I’ve done a few upgrades to my mic rigging; while travelling I was very keen to find a way to use a single stand to rig four mics – my MKH8040s ORTF and a pair of DPA 4060s in spaced omni. First was to get a more stable tripod, which would also be used with my 5D and after doing lots of research decided on the Manfrotto BeFree travel tripod


I’ve been using a wider four position stereo bar for my MKH8040 mics, the K&M 236 stereo bar as I sometimes like spacing the mics wider… I already had the Manfrotto 088LP adaptor to match the thread of my stereo mic bar on to the thread of the Manfrotto quick release plate. Next I added two tiny Giotto ballheads, and unlike some small ballheads these are metal & can be properly tightened: Giottos MH-1304 Pro Series II Mini Ballhead and the last part in the puzzle was finding a light boom. I came across these Fat Gecko carbon fibre modular boom arms – they are made for mounting GoPro cameras so I am not sure they would handle heavy mics, but are fine for spacing my DPA4060 omni mics. Being modular means they break down into pieces: “the five sections include a 10″ handle, a 10″ shaft with a ball head, a 10″ extenstion shaft, and two 15″ extension shafts. The ball head has a 1/4″-20 male thread to attach your camera, and the handle has a 1/4″-20 female thread to attach it to a tripod or other compatible equipment”

update, here is how the pieces of the boom join together:


The latter part is key – the end of the boom has a thread in it! So I screw the end into the Giotto mini ball heads and add as many pieces of boom as I want for spacing and then attach the DPA 4060s to the end. I’m just using a tiny velcro cable tie to hold the 4060 in place… If I used all the pieces of the boom each side would be 60″ = 1.5m, so with the two of them it would be feasible to space the mics 3m apart!

Anyway here is what the rig looks like, when I was using it yesterday recording traffic ambiences on a roadway thatw as like a mobieus strip



The other rig I’ve updated is for my cameras – I’ve never liked using a neck strap, with a small camera its ok but a 5D with hefty lens does not sit right at all hanging from the neck. So I went into Yodobashi Camera and bought a Black Rapid strap for each camera – a LS7 Curve strap for my 5D and a Snapr 35 for my x100s. The big difference with these straps is they are shoulder straps and cross your body so when not in use the camera hangs down beside your waiste, and when you want to use it, it slides up the strap.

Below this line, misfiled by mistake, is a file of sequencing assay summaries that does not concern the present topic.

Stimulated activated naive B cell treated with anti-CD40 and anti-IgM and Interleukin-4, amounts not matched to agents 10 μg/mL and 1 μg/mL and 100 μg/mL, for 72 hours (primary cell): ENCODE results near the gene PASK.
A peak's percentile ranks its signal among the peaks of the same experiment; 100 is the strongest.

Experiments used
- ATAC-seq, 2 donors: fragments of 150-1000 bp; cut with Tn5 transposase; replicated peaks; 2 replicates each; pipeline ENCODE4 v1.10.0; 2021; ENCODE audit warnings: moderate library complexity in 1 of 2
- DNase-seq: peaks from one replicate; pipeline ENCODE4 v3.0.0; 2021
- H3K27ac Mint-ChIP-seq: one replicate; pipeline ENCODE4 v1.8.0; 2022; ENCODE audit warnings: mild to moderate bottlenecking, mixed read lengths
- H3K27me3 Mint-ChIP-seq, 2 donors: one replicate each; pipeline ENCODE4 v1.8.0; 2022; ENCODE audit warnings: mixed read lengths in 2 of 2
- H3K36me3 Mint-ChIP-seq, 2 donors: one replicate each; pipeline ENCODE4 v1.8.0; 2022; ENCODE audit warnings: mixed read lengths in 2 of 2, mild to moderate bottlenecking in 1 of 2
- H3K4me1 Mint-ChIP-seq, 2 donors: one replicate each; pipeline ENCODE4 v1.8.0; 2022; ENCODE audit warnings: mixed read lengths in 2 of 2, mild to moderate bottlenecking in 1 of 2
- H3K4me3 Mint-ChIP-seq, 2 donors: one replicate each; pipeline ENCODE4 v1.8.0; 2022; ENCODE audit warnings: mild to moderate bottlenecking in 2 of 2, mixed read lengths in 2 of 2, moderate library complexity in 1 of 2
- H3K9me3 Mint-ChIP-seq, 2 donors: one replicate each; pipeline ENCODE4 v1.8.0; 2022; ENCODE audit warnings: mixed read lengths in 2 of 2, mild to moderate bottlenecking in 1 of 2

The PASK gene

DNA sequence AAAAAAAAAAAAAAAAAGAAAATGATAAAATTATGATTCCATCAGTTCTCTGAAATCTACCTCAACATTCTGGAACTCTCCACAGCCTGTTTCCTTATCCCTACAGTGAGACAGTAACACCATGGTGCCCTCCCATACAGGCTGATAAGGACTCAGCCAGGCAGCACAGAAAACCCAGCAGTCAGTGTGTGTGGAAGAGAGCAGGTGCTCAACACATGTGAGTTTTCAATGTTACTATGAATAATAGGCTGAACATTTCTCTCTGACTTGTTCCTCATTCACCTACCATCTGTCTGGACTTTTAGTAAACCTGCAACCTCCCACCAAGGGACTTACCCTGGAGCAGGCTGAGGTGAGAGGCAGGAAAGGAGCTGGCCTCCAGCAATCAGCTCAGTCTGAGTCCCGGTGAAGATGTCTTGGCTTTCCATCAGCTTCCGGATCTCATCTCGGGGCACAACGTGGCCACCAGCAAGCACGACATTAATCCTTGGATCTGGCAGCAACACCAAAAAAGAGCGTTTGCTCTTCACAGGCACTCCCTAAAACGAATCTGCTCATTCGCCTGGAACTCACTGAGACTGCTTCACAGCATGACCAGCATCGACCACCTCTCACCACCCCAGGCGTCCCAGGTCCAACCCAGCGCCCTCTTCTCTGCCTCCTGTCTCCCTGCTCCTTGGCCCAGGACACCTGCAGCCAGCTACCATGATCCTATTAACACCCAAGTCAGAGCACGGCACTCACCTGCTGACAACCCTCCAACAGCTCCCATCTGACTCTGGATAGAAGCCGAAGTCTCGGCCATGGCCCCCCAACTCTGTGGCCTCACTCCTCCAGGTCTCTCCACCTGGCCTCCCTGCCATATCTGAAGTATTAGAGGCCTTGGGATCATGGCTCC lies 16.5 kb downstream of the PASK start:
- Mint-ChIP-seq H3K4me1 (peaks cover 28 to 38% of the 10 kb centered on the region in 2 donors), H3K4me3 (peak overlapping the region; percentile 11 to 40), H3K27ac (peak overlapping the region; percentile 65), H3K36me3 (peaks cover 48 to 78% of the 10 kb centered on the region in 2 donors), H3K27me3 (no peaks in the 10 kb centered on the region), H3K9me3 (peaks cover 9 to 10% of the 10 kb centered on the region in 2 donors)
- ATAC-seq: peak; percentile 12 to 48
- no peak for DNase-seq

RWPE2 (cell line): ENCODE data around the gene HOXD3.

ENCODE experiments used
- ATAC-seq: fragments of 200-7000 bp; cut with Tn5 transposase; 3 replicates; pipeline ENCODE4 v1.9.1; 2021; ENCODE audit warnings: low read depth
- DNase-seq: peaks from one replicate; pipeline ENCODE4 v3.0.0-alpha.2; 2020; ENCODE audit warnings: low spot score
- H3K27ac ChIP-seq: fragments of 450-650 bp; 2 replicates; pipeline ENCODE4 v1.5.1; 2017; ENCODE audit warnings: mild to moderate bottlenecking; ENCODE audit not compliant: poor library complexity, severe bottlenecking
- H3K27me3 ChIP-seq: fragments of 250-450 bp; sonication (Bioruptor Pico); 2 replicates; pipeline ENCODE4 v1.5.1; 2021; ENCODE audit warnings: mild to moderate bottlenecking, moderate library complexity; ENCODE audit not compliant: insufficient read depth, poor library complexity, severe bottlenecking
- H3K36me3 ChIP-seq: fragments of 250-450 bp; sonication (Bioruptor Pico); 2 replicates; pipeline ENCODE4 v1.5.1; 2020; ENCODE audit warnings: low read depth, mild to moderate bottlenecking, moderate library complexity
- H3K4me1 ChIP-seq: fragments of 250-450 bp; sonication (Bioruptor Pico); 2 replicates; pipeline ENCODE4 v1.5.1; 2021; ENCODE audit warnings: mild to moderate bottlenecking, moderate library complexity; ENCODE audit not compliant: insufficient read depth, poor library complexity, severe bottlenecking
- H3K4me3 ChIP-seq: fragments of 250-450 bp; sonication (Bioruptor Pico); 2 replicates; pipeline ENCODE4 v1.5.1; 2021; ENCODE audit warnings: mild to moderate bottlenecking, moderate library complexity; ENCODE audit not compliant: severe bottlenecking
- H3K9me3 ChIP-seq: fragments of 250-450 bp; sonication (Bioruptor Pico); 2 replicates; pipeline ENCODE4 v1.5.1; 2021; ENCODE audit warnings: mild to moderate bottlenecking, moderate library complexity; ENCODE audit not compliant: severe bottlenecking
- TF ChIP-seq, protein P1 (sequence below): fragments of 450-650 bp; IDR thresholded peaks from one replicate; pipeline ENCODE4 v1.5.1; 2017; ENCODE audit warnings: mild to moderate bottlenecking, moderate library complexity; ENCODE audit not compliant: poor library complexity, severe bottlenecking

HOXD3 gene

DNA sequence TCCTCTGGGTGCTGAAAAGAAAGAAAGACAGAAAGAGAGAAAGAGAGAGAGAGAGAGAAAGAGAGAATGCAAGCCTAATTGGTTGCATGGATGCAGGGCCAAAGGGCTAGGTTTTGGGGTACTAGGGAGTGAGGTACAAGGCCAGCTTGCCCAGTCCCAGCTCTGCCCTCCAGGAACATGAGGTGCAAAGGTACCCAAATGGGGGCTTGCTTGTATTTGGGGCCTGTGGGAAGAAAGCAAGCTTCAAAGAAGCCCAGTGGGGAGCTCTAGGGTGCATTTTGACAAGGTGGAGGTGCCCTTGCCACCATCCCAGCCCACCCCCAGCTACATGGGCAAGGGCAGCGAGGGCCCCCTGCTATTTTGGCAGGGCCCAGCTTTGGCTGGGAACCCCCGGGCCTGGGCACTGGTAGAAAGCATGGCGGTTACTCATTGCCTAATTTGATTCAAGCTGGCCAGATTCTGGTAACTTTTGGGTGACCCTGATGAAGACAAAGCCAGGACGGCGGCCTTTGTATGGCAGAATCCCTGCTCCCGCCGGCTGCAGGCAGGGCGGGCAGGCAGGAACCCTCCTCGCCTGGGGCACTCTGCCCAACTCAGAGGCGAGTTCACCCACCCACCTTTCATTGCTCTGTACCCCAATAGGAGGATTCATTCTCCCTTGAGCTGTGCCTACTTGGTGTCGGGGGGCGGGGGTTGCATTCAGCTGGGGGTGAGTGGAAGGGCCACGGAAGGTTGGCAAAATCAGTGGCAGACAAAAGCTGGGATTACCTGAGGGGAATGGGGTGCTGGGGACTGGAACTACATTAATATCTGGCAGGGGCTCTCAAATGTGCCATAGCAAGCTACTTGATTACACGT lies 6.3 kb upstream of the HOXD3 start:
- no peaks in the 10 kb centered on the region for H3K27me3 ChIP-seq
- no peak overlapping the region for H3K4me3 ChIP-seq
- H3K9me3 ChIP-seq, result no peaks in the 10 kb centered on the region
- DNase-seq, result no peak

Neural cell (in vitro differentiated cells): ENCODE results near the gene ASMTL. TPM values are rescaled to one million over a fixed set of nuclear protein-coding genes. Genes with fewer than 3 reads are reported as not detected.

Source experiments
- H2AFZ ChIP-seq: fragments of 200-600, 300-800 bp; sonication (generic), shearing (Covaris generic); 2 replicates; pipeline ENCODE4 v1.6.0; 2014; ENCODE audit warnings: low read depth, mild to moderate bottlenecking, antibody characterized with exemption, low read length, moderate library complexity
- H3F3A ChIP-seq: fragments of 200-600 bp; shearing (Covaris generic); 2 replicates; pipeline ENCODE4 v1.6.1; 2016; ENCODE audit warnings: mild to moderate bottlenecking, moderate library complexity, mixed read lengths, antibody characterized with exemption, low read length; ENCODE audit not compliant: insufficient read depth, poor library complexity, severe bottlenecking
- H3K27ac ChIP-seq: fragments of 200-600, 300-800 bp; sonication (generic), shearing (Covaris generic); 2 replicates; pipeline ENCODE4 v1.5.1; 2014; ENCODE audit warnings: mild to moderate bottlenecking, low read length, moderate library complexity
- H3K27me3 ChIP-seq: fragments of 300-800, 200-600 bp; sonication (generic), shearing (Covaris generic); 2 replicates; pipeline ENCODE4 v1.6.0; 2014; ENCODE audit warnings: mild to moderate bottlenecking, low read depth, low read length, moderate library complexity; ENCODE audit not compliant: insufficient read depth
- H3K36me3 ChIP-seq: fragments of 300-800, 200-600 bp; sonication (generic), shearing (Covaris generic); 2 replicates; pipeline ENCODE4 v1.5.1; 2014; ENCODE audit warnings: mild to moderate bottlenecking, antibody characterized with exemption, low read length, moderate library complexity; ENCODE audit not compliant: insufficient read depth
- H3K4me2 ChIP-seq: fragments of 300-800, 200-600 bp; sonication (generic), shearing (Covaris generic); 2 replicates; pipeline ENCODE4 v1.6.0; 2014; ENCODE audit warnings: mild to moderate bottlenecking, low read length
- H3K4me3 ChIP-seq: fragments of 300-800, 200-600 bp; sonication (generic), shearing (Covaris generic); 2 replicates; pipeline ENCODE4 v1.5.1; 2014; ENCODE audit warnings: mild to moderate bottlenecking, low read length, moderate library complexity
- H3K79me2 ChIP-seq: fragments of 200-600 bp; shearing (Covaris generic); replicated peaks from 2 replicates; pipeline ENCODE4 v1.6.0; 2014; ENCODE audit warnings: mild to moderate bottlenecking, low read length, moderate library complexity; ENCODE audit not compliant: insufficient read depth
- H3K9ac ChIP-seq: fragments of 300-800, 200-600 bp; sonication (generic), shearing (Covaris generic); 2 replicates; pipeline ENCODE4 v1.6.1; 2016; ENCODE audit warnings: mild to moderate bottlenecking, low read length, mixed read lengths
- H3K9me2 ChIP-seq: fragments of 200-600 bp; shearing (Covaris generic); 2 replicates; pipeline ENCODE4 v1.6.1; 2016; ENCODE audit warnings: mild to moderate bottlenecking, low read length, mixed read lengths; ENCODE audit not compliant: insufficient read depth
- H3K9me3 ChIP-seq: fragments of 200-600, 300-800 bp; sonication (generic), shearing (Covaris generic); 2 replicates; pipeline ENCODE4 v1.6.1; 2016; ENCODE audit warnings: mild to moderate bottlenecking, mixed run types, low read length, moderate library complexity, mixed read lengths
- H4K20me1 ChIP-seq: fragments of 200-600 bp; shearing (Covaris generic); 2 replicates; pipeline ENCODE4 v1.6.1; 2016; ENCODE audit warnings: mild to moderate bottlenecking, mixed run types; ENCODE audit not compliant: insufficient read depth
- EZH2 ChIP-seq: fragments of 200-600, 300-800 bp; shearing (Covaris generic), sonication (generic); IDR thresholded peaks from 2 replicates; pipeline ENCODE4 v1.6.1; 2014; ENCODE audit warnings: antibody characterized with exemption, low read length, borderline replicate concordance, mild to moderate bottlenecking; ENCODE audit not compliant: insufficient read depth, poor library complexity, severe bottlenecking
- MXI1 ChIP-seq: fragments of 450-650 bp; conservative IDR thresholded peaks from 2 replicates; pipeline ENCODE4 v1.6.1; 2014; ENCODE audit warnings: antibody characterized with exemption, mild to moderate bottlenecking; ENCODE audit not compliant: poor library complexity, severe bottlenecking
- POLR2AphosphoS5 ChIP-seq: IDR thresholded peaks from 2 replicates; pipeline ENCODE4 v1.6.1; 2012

The Snapr 35 is also a small camera bag and is just the perfect size for my x100s with its wide angle lens adaptor and lens hood are attached, and has space for a couple of batteries, cable release etc… The bag can also actually be fully detached, so the strap can be used as per the Curve strap ie with no bag attached.

Screen Shot 2014-11-11 at 8.35.49 am

The one potential downside to the BlackRapid straps is that they attach to the tripod mount on your camera, via a small metal loop that screws in and when you think the weight of the camera & lens is hanging off this point it is very important it is tight. But especially with my 5D I usually have the Manfrotto quick release plate attached there so it would mean removing the BlackRapid one and attaching the Manfrotto one each time I want to use my tripod, which kind of defeats the idea of it being ‘quick’ release.


The solution I found online is due to the great design ideas of Manfrotto – the quick release plates I have used in the past required a screwdriver to attach them to the camera tightly ie the mounting bolt was a flat screw. But the Manfrotto plate has a metal loop that once tightened, is folded over so as to be out of the way when on the camera is on a tripod. But this same loop is similar size as the Black Rapid loop, so I have just been using the Black Rapid strap directly hooking on to the Manfrotto hook.


Yesterdays session was my first using both, and both worked brilliantly!

I actually found that location when looking for places to record industrial ambiences, but unfortunately the factories I found were too close to traffic to be recorded cleanly. They looked great & there were some great drones coming from them, but impossible to record without getting onsite access and my Japanese isn’t up to being able to talk my way into such a place. But walking further through the area I came across that spiral motorway which went up to a bridge, and suddenly realised it had a footpath & cycleway all the way up & across the bridge! So I lugged all my gear up there & went half way across the bridge, and stayed up there until after sunset.
Carrying all that gear meant I didn’t really get to appreciate the Black Rapid straps, but today I am heading to an old part of Osaka and I am only taking the cameras so will be a better test. Will post a few photos from the locations soon, I really enjoyed yesterdays session but OMG was I tired by the time I got home!!! beer never tasted so good!! Kampai!

2 thoughts on “Rig

  1. Pingback: Ein AB-Mikrofon System im Test | Klangmanufaktur

  2. Pingback: Gear for starting out field recording — Nimlos' BLOG

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